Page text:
Category Archive

Grad School Planning

How to get graduate school funding

March 12, 2017, Posted In Grad School Planning

As a graduate student, applying for funding for research can be a long, difficult and uncertain process. Many fellowships are out there – but you’ll need to do your research to find the right ones! Even as an applicant to graduate programs – especially those in the sciences and in engineering – you should apply […]

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Financing your graduate degree

January 9, 2017, Posted In Financial Aid

Are you planning on applying to graduate school in the coming years? Before you do, it’s always important to understand the long-term ramifications of a graduate-level degree. This, in part, involves an awareness of how the financial aid process works and what it means for your goals post-graduation. Does your graduate field produce a high […]

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Questions you should be asking about graduate school

December 5, 2016, Posted In Grad School Planning

Whether at a graduate school fair or during an on-campus visit, the opportunity to talk with an admissions officer is an important opportunity to take advantage of. Moreover, there are certain questions that all prospective applicants should be asking: Do you evaluate how a student’s skills and interests will align with potential research efforts of […]

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Master’s programs with the highest salary potential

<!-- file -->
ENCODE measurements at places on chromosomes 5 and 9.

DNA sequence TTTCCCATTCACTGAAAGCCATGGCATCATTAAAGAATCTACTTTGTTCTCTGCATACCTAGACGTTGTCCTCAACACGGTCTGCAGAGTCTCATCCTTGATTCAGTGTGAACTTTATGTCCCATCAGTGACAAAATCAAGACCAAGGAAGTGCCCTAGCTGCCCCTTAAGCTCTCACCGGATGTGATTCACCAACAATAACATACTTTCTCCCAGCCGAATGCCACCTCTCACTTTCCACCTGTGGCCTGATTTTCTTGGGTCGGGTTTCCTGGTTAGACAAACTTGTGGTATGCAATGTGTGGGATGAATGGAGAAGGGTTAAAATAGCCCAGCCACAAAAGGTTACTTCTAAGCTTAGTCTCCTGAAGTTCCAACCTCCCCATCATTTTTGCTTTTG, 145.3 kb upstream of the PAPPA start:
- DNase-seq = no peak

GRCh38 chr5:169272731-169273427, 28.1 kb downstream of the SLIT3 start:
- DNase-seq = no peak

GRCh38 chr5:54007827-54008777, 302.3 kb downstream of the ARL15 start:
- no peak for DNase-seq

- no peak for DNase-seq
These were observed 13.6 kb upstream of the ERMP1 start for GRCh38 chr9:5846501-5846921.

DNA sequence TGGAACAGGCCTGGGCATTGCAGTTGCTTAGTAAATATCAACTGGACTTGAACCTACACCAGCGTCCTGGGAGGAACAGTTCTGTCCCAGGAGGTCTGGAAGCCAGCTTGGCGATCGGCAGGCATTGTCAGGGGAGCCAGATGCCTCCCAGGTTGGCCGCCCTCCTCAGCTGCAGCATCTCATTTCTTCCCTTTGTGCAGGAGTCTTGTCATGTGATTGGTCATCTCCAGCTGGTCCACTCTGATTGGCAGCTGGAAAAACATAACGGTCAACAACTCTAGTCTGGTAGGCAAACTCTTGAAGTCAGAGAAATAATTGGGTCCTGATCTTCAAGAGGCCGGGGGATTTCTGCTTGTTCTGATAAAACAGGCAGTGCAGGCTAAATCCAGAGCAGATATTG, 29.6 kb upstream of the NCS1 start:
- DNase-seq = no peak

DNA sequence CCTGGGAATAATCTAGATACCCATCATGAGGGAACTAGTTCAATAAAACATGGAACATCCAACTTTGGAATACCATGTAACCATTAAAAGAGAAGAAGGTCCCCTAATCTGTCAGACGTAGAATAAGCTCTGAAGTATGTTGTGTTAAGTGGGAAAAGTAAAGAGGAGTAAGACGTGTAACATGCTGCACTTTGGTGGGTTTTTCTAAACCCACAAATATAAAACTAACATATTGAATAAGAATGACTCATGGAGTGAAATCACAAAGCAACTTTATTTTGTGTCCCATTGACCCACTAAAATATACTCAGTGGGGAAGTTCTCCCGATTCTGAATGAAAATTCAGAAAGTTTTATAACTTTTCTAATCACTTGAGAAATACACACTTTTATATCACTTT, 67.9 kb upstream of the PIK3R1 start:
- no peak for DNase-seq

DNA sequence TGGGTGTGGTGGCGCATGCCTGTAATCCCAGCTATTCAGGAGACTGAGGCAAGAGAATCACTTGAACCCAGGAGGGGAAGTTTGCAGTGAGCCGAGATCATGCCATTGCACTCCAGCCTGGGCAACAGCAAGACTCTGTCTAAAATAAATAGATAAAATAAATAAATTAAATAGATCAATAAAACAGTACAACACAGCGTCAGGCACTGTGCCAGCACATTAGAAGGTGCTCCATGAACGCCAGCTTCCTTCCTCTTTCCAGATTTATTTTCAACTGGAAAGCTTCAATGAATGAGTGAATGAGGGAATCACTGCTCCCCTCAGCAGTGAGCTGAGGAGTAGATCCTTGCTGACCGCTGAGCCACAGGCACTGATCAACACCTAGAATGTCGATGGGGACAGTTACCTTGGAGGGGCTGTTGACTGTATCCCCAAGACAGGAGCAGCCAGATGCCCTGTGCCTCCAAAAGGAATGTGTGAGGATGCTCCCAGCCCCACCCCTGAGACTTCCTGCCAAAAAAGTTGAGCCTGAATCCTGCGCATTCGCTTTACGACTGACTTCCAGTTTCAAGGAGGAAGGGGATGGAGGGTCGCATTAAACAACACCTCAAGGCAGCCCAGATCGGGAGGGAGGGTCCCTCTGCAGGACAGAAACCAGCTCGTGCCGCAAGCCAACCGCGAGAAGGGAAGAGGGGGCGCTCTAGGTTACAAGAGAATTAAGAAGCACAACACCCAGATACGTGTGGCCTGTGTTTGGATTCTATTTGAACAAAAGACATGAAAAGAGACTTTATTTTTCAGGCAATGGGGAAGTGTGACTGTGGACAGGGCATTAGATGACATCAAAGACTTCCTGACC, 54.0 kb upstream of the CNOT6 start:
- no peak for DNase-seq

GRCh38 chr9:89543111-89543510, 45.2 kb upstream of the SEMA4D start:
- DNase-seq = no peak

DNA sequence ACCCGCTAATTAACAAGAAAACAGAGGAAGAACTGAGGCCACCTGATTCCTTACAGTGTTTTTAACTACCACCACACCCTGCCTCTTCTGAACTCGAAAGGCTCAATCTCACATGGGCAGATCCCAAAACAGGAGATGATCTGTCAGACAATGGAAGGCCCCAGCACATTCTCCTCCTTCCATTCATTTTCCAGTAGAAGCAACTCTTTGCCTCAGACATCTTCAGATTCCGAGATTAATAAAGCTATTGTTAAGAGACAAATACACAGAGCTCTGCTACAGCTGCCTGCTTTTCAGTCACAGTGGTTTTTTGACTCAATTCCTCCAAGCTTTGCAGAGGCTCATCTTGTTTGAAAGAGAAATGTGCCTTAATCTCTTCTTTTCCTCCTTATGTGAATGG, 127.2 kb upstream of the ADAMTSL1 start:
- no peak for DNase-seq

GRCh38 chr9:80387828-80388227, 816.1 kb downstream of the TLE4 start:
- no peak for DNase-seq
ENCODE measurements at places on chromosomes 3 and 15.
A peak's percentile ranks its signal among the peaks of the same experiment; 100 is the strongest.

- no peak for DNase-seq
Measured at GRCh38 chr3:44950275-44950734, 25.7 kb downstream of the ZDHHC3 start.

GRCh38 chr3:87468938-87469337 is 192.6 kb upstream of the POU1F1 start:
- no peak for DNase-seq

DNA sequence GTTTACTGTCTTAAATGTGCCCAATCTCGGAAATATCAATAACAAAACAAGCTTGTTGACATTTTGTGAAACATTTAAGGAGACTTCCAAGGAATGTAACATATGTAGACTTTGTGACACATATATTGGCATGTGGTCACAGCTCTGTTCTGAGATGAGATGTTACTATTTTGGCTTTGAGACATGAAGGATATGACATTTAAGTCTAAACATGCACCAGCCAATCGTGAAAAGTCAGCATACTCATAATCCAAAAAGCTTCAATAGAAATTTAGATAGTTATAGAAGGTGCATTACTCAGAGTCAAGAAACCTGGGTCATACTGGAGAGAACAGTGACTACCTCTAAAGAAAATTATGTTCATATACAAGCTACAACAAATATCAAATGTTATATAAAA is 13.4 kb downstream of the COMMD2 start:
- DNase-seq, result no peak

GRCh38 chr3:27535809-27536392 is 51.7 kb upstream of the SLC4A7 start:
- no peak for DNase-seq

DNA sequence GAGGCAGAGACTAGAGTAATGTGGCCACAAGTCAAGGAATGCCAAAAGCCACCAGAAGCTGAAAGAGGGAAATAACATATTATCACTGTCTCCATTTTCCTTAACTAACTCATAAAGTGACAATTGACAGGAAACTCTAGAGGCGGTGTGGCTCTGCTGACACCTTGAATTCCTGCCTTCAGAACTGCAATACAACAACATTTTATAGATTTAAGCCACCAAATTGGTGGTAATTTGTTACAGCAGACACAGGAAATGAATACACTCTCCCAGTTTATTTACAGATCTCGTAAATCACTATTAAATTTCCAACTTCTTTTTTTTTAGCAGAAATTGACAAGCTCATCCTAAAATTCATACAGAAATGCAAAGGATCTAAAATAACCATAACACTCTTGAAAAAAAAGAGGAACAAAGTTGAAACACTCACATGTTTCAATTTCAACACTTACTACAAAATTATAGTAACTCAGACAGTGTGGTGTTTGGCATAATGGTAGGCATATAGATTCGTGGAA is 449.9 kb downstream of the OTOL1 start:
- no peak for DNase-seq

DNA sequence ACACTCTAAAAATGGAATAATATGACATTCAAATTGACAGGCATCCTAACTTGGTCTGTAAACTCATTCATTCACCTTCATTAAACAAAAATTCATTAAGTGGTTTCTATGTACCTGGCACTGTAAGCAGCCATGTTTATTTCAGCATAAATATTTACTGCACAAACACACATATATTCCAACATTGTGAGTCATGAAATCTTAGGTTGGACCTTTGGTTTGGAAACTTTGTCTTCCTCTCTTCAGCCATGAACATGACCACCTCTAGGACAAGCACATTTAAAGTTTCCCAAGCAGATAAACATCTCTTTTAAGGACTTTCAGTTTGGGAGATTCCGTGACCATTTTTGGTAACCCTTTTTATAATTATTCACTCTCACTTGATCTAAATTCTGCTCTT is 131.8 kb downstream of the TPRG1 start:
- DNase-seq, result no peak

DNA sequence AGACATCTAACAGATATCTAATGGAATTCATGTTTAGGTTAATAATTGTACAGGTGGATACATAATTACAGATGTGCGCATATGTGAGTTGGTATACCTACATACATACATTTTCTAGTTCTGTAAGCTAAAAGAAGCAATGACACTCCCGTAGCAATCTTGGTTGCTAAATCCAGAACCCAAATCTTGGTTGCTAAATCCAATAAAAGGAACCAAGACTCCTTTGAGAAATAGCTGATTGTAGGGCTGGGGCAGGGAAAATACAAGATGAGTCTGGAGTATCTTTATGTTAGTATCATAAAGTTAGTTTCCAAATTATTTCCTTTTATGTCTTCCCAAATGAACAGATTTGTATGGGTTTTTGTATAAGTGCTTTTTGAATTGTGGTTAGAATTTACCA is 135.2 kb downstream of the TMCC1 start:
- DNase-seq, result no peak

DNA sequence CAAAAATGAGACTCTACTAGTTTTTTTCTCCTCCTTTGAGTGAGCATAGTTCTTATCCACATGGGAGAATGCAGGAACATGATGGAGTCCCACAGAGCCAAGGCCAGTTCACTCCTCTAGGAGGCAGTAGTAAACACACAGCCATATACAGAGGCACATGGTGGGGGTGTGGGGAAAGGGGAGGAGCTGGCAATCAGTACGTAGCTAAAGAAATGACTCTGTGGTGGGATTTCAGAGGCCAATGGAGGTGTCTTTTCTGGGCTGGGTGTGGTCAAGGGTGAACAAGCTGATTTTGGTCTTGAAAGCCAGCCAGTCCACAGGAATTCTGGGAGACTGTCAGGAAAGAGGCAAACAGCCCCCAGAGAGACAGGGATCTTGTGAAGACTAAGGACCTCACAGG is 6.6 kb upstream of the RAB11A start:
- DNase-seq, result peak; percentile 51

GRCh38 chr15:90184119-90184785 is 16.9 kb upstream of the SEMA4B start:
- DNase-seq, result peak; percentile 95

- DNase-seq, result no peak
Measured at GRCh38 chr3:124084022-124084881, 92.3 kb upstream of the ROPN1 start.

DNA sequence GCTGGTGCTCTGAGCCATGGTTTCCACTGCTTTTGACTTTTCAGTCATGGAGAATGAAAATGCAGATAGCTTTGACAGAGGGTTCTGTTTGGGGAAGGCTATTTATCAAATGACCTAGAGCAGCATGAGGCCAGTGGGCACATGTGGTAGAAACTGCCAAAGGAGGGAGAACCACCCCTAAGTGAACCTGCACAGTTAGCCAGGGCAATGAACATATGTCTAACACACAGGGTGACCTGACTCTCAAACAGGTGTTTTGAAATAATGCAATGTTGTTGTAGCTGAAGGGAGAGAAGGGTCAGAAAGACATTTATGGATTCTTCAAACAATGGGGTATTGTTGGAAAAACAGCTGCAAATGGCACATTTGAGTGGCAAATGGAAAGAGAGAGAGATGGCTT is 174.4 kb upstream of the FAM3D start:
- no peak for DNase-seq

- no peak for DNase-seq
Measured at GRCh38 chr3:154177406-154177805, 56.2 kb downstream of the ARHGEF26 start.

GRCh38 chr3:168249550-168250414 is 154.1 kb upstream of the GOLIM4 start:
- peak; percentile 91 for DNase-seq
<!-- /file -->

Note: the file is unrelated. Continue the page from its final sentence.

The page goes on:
November 21, 2016, Posted In Grad School Planning

While earnings potential is just one of many factors to consider before attaining your master’s degree, it is an important consideration amidst increases in tuition. According to PayScale’s 2016-2017 College Salary Report, here are the highest paying master’s degree programs: Nurse Anesthesia Computer Science & Engineering Operations Research Electrical & Electronics Engineering (EEE) Taxation Electrical […]

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How to fill gaps in your résumé

November 14, 2016, Posted In Grad School Planning

If you have a gap in your résumé you might think that it will raise a red flag with companies or graduate schools. In fact, employers and admissions officers are less interested in the gap itself as they are about what you did during the gap – and how you’ve moved forward. First, some tips […]

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